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1937 Huntington Flooding

This Week in West Virginia History: Jan. 28 – Feb. 3

Charleston WV – The following events happened on these dates in West Virginia history. To read more, go to e-WV: The West Virginia Encyclopedia at www.wvencyclopedia.org.

Jan. 28, 1902: Miners Hospital No. One opened at Welch, with a young Dr. Henry Hatfield as president. The legislature had passed a law requiring state hospitals for those engaged in dangerous occupations, and eventually three hospitals for miners were built in different sections of the state.

Jan. 28, 1937: In a flood that drove a million Ohio Valley residents from their homes, the Ohio River crested at Huntington at 69.45 feet, more than 19 feet above flood stage. By the time the water receded, five people were dead, and the city was in ruins. Parkersburg, Ravenswood and Point Pleasant also were badly damaged.

Jan. 29, 1903: The great rhododendron was designated the official state flower of West Virginia, after being recommended by the governor and voted on by public school schools.

Jan. 30, 1818: Nicholas County was created by the Virginia legislature from parts of Greenbrier, Kanawha and Randolph counties. The county was named for Wilson Cary Nicholas, a Virginia governor and U.S. senator who lived from 1761 to 1820.

Jan. 30, 1895: Mingo County was created from the southern part of Logan County. Mingo is the youngest county in West Virginia.

Jan. 31, 1878: Educator William Woodson Trent was born in rural Nicholas County. He served as state superintendent of schools from 1933 until 1957.

Jan. 31, 1922: Movie and television actress Joanne Dru was born Joan Letitia Lacock in Logan. Her movie career included more than 40 films. Her brother, singer and TV host Peter Marshall, is also a West Virginia native.

Jan. 31, 1945: Sergeant Jonah Edward Kelley of Mineral County was killed in action while leading his squad against German positions during World War II. He was awarded the Medal of Honor for his “superb courage.”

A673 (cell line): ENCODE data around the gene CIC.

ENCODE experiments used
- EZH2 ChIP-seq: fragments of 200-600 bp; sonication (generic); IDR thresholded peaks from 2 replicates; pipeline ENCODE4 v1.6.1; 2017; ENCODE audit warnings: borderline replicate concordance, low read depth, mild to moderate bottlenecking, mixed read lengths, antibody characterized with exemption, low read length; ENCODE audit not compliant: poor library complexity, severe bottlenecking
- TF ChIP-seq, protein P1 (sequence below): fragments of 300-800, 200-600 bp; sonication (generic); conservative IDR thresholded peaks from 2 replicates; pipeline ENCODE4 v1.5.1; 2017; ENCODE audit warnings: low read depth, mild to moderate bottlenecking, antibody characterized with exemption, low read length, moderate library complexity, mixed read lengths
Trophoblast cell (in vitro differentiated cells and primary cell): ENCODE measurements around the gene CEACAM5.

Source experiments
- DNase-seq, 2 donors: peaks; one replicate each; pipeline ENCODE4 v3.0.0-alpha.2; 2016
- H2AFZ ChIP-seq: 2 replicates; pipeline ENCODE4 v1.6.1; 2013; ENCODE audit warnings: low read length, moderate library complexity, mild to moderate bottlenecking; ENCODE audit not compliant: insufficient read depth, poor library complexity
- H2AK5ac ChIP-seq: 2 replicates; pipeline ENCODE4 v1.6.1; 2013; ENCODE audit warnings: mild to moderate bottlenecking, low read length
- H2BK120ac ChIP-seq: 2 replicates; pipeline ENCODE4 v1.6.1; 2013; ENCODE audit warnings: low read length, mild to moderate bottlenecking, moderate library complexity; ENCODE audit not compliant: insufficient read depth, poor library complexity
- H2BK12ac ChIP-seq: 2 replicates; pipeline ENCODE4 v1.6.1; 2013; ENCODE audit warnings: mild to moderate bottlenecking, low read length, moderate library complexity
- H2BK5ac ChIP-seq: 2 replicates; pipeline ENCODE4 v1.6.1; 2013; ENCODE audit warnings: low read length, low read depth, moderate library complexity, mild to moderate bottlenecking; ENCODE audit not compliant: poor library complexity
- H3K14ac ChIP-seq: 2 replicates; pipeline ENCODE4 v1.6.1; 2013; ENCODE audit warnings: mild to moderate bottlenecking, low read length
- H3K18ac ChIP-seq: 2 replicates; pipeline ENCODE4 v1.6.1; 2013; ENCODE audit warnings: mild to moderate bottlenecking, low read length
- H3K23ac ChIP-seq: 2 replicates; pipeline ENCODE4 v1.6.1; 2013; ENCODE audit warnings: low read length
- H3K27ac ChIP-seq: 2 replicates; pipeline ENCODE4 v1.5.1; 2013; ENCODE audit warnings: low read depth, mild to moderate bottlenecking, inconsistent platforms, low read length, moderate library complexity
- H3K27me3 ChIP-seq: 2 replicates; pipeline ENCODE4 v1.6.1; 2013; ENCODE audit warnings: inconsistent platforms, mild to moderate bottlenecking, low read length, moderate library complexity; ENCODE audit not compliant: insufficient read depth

Feb. 1, 1832: Education reformer Alexander Luark Wade was born. Wade reorganized rural Monongalia County schools to require progress through eight prescribed levels with a graduating exercise and receipt of a diploma. Wade’s system worked so well it was copied in other counties and states.

Feb. 1, 1901: Frank Buckles, the last surviving American veteran of World War I, was born in Missouri. Buckles purchased a farm in Charles Town in 1954 and continued to live there until his death in 2011.

Feb. 2, 1908: Justice Marion Chambers was born in Huntington. Chambers was awarded the Medal of Honor for his actions in the World War II Iwo Jima campaign in February 1945.

Feb. 3, 1825: Confederate General William Lowther Jackson was born in Clarksburg. He was one of at least three Southern officers to bear the nickname “Mudwall.”

Feb. 3, 1845: Gilmer County, located in the heart of West Virginia, was established from parts of Kanawha and Lewis counties. It was named for Thomas W. Gilmer, a governor of Virginia.

Feb. 3, 1923: Broadcast announcer Jack Fleming was born in Morgantown. He was the long-time “Voice of the Mountaineers.”

Feb. 3, 1961: The West Virginia legislature passed a resolution adopting “The West Virginia Hills” as an official state song. Prior to “Take Me Home, Country Roads,” “The West Virginia Hills” was the best-known of our four official state songs.

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